Chancellor: ‘We’ve Left the EU’, UK Govt Remains Committed to Brexit Timeline

LONDON, ENGLAND - MARCH 17: Britain's Chancellor Rishi Sunak gives a press conference about the ongoing situation with the coronavirus (COVID-19) outbreak inside 10 Downing Street on March 17, 2020 in London, England. For most people, the new coronavirus causes only mild or moderate symptoms, such as fever and cough. …
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Chancellor of the Exchequer Rishi Sunak has confirmed that Boris Johnson’s government is “committed” to the EU negotiations timeline, adding the reminder that “we’ve left the European Union”.

Addressing reporters from the podium inside Downing Street during the daily coronavirus briefing on Tuesday, Mr Sunak said: “We remain very committed to the timeline that we set out to conclude those by the end of this year.

“What I can say, David Frost our chief EU negotiator, on behalf of the prime minister, was in touch with his deputy counterpart last week and with his direct counterpart, Michel Barnier, this week to make sure that we have a timeline in place for this phase of the negotiations.

“This can obviously happen over video conferences; texts and legal agreements are also being exchanged between the EU and [the UK].

“I am confident that work can continue and hopefully reach a satisfactory conclusion, but ultimately we remain committed to the timeline we have set out.”

In-person negotiations were cancelled on March 12th due to the Chinese coronavirus pandemic; senior minister Michael Gove had warned on the 11th that even if talks are cancelled, the exit date will not be moved.

The chancellor’s remarks come as leftistsEurophiles, and European politicians have demanded the UK extend the transition period because of coronavirus. The Remain-backing British Civil Service even attempted to stoke Project Fear 3.0 last month by leaking claims to the press that the government was planning on prolonging the implementation period.

The UK officially left the European Union on January 31st, 2020, but remains in a transition period with the bloc until December 31st, 2020. During the transition period, also referred to as the implementation period, the UK will continue to abide by the EU’s rules and institutions, including on trade and free movement. The time is intended to allow London and Brussels to agree on a future trading relationship.

If parties cannot agree on a future deal by June, the government has said that it will use the remainder of the transition period to organise an orderly move onto World Trade Organization (WTO) relations with the bloc in time for the December deadline.

While the EU has said that the UK can extend the transition period for up to two years, the UK’s Brexit legislation prohibits delaying the exit further, with Prime Minister Boris Johnson categorically ruling out overturning that law last month.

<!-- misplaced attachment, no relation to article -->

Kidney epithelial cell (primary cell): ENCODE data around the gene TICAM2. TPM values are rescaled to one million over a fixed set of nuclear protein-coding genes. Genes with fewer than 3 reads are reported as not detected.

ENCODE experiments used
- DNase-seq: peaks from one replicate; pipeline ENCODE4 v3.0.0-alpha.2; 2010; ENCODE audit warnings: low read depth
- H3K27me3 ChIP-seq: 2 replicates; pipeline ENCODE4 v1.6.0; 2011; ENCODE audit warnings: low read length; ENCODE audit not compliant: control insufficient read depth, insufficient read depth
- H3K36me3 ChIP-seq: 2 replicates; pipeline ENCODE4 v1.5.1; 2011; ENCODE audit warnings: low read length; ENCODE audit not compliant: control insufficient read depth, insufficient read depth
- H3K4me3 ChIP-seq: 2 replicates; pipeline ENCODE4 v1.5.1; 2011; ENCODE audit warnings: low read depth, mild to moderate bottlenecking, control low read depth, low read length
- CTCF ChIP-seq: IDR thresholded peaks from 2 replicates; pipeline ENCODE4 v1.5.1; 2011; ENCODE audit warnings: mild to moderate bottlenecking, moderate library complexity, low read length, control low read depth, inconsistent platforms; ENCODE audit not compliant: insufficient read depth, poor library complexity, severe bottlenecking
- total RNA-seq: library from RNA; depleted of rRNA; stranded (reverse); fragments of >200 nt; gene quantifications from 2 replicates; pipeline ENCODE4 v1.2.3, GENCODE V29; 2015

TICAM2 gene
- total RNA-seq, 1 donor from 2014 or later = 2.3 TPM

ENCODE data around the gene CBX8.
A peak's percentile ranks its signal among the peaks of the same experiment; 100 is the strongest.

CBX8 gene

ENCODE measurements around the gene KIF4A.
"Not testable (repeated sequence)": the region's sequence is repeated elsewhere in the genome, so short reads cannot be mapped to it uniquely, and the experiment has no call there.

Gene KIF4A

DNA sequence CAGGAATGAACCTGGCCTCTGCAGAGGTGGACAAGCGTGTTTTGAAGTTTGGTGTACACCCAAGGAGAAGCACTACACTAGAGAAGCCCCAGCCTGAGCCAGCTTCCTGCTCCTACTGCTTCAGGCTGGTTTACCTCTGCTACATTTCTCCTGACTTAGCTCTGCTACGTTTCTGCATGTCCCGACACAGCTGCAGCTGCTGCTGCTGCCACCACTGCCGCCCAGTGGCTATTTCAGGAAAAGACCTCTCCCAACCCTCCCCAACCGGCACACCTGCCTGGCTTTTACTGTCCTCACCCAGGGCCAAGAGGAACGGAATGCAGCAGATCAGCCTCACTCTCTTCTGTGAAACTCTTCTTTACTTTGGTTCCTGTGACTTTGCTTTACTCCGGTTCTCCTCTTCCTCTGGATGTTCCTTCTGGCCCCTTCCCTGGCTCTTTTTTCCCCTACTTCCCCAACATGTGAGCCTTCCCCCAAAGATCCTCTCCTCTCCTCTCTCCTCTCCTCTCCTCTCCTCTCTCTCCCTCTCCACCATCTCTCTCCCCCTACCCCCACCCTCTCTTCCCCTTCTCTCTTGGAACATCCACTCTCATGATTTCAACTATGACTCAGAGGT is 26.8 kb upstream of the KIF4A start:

Mr Frost and Mr Barnier are expected to hold a video conference on Wednesday to finalise plans for virtual negotiations in the coming weeks. The large-scale endeavour will involve up to 11 groups of cross-channel talks on issues including trade, fishing, and law enforcement.

“The aim of [Wednesday’s] call is to agree a calendar for next steps in order to move the negotiations forward,” a European Commission spokesman said, according to The Telegraph.

However, the spokesman raised the issue of granting an extension, saying: “The Withdrawal Agreement provides for the possibility to extend the transition period by up to one to two years. We have always said that we are ready to discuss such an extension.”

The Telegraph reports an EU source as saying Brussels could agree to a “flextension”, where an extension is granted but will be deactivated once a deal is reached. The EU’s source continued that they believe that the prime minister would only agree to such an extension at the last possible minute, saying: “This is a decision which will be left for Boris Johnson and it is too early for him to make such a call.”

Conservative Party Brexiteer Andrew Bridgen and the Brexit Party’s Nigel Farage both told the newspaper that there should not be an extension, which would likely include a further financial contribution beyond the current £39 billion divorce bill.

Speaking during a Facebook live broadcast on Tuesday, Mr Farage said that “We mustn’t accept that it’s going to be delayed.” He further warned that if the UK is caught up in a longer-lasting relationship with the EU beyond December, the country may find herself entangled in and liable for, what Mr Farage predicts to be, the bloc’s impending eurozone financial crisis.

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